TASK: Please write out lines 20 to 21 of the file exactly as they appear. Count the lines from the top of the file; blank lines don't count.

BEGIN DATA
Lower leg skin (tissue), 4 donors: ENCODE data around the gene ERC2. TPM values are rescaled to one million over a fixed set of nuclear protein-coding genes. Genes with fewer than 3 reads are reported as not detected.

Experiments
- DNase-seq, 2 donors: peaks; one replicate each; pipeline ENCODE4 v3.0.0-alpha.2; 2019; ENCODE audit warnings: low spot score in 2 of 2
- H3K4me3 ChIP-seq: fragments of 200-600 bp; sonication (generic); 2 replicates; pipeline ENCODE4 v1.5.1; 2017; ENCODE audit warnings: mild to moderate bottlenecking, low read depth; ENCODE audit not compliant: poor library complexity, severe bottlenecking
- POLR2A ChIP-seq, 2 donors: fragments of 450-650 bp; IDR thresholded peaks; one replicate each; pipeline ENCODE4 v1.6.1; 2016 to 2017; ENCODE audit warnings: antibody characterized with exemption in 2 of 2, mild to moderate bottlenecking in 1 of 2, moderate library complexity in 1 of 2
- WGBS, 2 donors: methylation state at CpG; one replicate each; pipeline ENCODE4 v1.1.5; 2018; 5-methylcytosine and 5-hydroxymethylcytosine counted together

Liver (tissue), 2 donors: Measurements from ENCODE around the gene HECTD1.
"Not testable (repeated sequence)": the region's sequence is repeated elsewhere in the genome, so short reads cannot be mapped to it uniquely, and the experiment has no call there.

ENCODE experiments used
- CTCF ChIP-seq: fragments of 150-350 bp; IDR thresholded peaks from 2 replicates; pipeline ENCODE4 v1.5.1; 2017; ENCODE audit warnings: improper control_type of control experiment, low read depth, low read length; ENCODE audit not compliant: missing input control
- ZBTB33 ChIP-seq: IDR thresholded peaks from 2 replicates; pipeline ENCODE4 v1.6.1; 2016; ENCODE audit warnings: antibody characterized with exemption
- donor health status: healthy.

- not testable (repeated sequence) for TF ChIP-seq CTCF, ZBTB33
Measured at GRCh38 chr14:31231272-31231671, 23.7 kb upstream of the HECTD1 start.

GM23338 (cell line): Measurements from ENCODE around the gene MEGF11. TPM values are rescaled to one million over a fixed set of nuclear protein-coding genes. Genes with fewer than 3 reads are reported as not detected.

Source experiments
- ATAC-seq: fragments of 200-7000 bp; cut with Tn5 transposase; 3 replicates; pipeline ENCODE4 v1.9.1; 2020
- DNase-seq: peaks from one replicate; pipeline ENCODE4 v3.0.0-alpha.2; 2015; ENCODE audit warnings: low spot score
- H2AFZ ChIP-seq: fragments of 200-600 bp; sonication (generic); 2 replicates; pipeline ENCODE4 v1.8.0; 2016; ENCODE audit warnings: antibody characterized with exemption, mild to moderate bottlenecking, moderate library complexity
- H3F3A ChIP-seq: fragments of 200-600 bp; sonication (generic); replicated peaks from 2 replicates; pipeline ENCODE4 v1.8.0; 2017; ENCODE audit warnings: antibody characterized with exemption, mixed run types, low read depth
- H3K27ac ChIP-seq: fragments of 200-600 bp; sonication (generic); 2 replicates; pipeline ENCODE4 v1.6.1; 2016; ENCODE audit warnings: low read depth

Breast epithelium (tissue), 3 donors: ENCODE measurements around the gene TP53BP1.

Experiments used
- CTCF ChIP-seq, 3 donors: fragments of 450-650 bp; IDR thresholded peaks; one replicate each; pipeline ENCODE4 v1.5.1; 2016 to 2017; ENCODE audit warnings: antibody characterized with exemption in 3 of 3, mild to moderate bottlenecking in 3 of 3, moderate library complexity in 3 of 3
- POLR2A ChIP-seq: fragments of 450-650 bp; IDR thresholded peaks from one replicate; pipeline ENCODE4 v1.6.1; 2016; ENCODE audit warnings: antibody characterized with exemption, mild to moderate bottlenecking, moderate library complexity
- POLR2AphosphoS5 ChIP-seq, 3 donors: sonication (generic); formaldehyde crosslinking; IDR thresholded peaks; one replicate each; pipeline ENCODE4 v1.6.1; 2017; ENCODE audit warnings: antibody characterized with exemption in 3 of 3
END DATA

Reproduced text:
- H3F3A ChIP-seq: fragments of 200-600 bp; sonication (generic); replicated peaks from 2 replicates; pipeline ENCODE4 v1.8.0; 2017; ENCODE audit warnings: antibody characterized with exemption, mixed run types, low read depth
- H3K27ac ChIP-seq: fragments of 200-600 bp; sonication (generic); 2 replicates; pipeline ENCODE4 v1.6.1; 2016; ENCODE audit warnings: low read depth